Her youngest at 17, Becca, enters the room, wearing a white tank top and black shorts with studs. Becca moves so lightly around the room, its almost like she doesn’t touch the ground. She has a dream of becoming something completely different, and college may not be a part of that journey. “I want to go to California, and I want to pursue music. I don’t know about college yet”, says Strauss’ daughter, knowing her mom would probably not accept that. “It’s weird because my mom works with education, and I don’t really want to go to school.” Her black long hair and nail polish is a contrast to her mother, but they both share the easy and welcoming attitude. She sits down next to her mother and plays a recording of her covering “Coldplay – Fix You”, on her iPhone. Her voice is beautiful and even though she didn’t inherit her mother’s interest for journalism, she definitely got her writing skills. “I never wanted to be a journalist, but she always helps me with my writing, she is really good at writing,” says the teenager with a grateful voice. She writes her own songs, and Strauss helps too. “My mom helps me out, and its great. She really knows what she’s doing with it,” says Becca.

Strauss has lived all over the U.S., but has been placed here in Washington since 1983. In the cheerful living room, Strauss discusses Washington as a city and mentions that it is all about power. “It isn’t a money town,” she says. “I mean, money obviously matters, but it’s a town of power, political power. That’s the currency here.”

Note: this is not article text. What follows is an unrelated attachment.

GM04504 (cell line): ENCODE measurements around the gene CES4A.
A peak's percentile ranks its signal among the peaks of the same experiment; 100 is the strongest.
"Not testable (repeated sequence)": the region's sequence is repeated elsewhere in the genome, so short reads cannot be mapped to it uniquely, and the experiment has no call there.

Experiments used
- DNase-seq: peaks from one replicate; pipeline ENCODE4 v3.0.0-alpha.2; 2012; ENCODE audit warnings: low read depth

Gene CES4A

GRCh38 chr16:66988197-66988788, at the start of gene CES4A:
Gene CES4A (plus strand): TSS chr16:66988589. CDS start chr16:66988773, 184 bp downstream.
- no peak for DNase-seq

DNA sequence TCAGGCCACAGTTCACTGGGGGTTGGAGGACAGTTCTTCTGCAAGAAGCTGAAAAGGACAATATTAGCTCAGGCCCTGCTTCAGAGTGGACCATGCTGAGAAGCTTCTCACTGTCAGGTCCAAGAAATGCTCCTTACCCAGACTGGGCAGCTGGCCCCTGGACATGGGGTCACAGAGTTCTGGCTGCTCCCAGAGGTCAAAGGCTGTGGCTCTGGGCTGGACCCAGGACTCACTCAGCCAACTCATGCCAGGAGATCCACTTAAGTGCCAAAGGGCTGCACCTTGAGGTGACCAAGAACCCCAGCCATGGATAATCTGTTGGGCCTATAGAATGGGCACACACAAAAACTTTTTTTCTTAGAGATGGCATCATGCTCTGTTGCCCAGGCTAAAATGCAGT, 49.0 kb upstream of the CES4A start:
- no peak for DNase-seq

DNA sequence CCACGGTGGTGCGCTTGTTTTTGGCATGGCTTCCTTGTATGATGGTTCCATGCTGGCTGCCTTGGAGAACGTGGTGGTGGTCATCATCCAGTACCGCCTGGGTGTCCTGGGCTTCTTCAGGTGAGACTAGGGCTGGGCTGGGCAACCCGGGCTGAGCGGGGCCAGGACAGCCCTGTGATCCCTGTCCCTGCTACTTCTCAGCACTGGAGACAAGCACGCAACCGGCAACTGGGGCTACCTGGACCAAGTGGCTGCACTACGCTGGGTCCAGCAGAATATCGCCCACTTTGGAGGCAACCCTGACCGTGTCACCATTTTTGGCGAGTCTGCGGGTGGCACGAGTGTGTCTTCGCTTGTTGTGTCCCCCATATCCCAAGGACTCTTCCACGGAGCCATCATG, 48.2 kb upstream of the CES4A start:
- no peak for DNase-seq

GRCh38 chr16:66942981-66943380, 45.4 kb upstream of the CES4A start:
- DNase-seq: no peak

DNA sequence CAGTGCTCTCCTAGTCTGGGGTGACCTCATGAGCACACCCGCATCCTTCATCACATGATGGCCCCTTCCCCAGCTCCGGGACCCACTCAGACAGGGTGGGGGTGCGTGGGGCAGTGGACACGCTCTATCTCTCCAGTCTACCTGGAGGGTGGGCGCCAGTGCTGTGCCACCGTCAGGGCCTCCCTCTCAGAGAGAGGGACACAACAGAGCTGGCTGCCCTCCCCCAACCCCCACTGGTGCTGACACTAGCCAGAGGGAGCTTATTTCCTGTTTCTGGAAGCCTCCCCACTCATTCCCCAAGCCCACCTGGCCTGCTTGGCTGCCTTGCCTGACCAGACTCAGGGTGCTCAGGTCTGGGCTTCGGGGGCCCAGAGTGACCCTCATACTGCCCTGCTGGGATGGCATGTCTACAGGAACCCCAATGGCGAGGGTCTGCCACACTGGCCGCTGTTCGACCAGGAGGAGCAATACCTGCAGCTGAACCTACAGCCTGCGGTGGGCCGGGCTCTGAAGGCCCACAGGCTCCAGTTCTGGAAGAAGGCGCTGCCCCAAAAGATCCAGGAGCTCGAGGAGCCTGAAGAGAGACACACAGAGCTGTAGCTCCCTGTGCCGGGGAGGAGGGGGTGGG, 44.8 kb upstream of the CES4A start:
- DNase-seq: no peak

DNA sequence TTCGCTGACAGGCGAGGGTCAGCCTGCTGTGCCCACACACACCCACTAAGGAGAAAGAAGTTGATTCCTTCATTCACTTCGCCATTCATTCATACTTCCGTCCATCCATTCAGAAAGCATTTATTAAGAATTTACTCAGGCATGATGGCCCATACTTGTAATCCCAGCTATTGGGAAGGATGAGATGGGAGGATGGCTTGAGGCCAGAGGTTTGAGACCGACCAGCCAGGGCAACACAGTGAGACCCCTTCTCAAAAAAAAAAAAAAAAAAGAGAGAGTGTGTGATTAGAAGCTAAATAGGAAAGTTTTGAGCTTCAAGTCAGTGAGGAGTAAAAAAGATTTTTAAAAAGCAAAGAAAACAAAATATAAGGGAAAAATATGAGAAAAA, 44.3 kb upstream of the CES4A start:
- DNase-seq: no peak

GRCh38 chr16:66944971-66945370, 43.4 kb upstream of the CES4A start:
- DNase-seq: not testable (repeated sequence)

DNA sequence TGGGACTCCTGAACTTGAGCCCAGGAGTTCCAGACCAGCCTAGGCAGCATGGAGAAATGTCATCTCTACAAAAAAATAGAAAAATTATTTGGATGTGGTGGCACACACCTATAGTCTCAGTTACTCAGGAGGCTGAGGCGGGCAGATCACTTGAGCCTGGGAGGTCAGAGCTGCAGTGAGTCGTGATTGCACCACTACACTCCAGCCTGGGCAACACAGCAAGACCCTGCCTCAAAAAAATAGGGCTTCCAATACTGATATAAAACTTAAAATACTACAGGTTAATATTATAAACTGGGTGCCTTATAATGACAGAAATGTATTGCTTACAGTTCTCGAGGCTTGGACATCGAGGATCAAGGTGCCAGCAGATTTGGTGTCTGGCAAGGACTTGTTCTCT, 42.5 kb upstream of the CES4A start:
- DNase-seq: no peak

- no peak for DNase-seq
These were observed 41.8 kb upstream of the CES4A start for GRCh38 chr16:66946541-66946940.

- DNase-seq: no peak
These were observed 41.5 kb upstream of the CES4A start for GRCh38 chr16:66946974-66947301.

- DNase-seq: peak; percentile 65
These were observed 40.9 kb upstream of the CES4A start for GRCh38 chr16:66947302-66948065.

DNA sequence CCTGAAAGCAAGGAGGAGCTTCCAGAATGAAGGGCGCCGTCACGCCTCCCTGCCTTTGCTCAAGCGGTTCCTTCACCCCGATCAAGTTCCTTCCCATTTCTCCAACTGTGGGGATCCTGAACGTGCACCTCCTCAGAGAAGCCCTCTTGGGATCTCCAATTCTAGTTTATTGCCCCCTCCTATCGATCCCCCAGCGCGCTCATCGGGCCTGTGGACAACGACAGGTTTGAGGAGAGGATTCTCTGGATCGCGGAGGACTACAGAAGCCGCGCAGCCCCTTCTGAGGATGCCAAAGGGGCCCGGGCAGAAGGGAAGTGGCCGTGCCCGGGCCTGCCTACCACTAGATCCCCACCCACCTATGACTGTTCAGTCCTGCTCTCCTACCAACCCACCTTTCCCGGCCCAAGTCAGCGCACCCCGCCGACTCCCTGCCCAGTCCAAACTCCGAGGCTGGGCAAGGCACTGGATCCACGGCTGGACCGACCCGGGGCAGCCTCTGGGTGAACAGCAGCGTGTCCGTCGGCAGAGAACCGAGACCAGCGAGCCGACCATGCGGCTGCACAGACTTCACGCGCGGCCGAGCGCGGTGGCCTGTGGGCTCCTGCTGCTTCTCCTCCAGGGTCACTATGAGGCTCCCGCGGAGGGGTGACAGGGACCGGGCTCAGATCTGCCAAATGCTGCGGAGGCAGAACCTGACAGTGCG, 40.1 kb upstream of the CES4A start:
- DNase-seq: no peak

If you would give Strauss’ home a currency, it would definitely be passion. Her passion for her family and her work shines through everything she talks about and when her daughter walks into the room you can feel her pride. “I’m lucky. I feel like a very lucky person, I have gotten to do what I wanted,” Strauss says while she reflects on her life and career. There are several benefits with her blog and one of them is that she can work from home. “I thought I would hate that, working from home. But I’ve come to like it a lot,” she says. But as anything else, there is also a downside. “I work hard, and have always worked hard, but especially with the blog you always have to be refreshing it and updating it. I even do it on weekends, so I rarely take a full break.” Having a family and a full time job as a journalist, which today basically means a 24/7 job, can give you a bad conscience for working too much and not spending enough time with family. Strauss realizes that this is an issue, and has never really come to peace with it. “Still, after 35 years of working, you’re thinking; well, I should be doing this, except I’m doing this,” the Washington Post blogger says. “You know, I never really gotten over it, but for me there is no choice, I couldn’t have not worked. I would have gone completely out of my skull.”